Each cell carries, on average 7000 connections to other cells. Therefore the number of cell networks in the brain is 42 thousand billion, or 42,000,000000,000 pieces of information your brain can, store.
Yet your brain only weighs 3 pounds and uses just 10-23 watts of energy per day. That is less than the energy in three bananas.
Each year you will lose about 3.3 million brain cells. But that is less than 0.00000006% of the total. And nearly all of it is replaced, right on up until old age.
There is no truth in the myth that we only use 10% of brain power. The entire brain is being used every day, even if some areas of the brain are there only for storage or for back-up functions.
Super memory. The brain is capable of storing 10 trillion bits of information about you and your life experiences.
The brain can make its own ‘heroin’. Endorphins are released in the Hypothalamus after vigorous physical exercise, injury, meditation, laughter and chocolate. Endorphins are up to 19 times stronger than morphine. By contrast, heroin is only 7 times stronger than morphine.
Being happy is good for the brain. Happy states trigger dopamine release, a feel-good chemical. Personal fulfilment increases neuroplasticity, slows down ageing and improves memory.
Why is adolescence so difficult? One main reason is that, between puberty and early adulthood, the brain is being rebuilt. There is massive growth in the pre-frontal cortex (Headmind); connections between cell networks are being hard-wired (making emotional life-lessons more intense); and there is a temporary loss of connection between the brain’s emotional centres (the limbic system) and the intellectual centres – which means that teenagers lack the capacity to make good decisions.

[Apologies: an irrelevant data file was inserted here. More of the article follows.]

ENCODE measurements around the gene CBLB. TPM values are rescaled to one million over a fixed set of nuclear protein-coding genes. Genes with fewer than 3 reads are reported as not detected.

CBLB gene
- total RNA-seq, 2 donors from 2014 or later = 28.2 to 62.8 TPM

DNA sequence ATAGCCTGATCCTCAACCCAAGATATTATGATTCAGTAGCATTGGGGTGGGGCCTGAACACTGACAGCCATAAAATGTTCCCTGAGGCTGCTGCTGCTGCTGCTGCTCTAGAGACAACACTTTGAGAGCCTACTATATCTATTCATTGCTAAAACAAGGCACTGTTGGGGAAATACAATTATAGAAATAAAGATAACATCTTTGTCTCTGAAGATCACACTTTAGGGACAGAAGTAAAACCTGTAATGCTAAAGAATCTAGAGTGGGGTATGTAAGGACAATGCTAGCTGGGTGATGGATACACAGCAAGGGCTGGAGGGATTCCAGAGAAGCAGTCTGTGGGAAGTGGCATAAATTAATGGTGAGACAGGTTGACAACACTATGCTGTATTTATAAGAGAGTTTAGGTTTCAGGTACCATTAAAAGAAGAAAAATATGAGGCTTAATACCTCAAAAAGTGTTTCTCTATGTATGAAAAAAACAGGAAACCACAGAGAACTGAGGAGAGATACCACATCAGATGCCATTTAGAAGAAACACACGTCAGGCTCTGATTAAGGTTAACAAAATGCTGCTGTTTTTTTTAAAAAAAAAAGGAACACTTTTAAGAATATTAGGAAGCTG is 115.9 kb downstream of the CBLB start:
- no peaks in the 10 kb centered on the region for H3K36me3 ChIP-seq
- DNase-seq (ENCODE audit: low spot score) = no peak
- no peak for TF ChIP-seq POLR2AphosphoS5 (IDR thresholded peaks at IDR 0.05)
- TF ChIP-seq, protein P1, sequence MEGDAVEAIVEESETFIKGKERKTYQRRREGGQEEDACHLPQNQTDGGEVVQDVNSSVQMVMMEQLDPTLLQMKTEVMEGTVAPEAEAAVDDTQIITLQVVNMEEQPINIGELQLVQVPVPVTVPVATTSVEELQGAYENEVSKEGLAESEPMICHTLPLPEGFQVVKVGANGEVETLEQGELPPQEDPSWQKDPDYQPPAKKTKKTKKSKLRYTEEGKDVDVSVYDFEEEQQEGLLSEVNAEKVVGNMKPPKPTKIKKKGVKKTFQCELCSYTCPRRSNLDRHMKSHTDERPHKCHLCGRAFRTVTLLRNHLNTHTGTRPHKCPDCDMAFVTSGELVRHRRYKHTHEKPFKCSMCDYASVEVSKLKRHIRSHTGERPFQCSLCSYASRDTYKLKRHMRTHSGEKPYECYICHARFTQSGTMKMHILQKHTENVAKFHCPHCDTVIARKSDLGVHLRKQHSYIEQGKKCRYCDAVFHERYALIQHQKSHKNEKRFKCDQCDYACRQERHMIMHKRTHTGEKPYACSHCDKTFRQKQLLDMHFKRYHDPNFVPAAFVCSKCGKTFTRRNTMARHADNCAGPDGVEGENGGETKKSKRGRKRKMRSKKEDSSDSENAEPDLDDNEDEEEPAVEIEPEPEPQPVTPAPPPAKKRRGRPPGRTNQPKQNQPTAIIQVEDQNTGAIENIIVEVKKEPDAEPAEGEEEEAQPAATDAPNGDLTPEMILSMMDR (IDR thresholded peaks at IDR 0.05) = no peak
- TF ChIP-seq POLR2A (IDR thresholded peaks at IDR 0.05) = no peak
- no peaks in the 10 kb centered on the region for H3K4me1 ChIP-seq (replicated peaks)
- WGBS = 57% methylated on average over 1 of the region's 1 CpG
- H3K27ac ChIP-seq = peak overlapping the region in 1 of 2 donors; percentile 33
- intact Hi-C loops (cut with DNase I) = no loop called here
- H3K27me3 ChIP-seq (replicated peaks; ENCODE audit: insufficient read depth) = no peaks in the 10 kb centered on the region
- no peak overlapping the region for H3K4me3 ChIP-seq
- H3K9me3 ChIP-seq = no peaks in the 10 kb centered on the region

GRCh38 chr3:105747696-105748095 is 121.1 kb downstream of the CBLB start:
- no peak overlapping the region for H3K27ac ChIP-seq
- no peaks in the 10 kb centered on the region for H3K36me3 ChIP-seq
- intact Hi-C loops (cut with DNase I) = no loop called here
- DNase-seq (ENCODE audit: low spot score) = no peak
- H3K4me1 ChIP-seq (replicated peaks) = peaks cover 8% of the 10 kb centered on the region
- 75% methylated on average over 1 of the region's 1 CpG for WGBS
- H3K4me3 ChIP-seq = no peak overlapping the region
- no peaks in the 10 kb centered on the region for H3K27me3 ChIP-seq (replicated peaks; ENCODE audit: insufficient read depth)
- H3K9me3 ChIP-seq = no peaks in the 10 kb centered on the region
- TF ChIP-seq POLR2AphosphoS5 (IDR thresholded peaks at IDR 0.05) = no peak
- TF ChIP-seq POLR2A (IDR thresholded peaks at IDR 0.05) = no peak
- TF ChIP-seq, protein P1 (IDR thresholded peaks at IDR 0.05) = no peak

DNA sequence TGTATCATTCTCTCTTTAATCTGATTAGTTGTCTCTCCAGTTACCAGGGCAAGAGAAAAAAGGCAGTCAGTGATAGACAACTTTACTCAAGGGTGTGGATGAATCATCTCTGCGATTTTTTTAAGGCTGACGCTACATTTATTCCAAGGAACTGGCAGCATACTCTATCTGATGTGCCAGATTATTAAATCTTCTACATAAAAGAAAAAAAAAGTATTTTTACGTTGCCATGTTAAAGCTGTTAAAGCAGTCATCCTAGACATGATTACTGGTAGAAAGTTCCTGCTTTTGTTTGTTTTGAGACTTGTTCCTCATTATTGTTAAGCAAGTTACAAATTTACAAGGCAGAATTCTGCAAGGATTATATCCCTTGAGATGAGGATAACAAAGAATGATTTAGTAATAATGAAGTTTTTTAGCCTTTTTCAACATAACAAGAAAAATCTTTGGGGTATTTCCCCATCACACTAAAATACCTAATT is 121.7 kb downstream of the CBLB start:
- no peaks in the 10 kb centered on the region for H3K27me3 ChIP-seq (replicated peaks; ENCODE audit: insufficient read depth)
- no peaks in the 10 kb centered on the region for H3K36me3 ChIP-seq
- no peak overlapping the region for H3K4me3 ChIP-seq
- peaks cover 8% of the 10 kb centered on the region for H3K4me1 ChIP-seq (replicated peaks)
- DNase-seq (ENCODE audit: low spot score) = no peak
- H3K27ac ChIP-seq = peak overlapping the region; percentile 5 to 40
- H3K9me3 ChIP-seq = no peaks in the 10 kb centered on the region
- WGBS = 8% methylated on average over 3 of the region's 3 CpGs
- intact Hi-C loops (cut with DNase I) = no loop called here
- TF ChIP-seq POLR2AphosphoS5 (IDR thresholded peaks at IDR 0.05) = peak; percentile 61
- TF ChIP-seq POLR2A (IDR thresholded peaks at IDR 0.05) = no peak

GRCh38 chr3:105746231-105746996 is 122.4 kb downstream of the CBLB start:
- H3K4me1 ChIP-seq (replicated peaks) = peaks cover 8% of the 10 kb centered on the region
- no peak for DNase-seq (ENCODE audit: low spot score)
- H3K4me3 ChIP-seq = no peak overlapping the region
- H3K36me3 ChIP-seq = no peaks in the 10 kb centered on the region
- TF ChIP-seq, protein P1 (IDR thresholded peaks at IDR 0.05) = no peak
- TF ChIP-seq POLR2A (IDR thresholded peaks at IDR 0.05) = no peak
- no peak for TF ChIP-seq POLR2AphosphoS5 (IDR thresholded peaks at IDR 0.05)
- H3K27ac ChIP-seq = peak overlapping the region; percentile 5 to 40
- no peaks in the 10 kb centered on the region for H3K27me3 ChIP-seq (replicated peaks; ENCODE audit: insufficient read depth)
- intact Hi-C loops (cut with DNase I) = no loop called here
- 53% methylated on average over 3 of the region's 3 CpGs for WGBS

New experiences are vital for improved brain function. Getting out of the rut and going for new horizons increases cell growth, delays ageing and improves cell connectivity. The same goes when you let go of the past and exercise forgiveness.
Binge-eating. Emotional self-neglect can lead to food cravings and over-eating. So-called stress triggers an increase in Cortisol in the blood stream, which stimulates Insulin release. High insulin levels are associated with a craving for sugary foods and foods high in carbohydrates.
Regular sex (at least twice a week) improves daily moods, reduces pain thresholds, cuts the risk of a heart attack, decreases menstrual pain and promotes sleep. This is because enjoyable sex fosters high endorphin release.
Love and sex can be addictive. Falling in love, like sexual infatuation) is similar to taking cocaine: the hypothalamus triggers a cascade of dopamine. One problem is that, once the dopamine wears off, a ‘down-mood’ sets in, leading to further cravings.
The brain also contains a bonding chemical: Oxytocin. During labour, female brains produce large amounts of oxytocin, which stimulates contractions and smooths the passage of the baby down the birth canal. Oxytocin also creates a primal, intense bond with the child. Adults in love (or during ecstatic sex) also release high levels of oxytocin.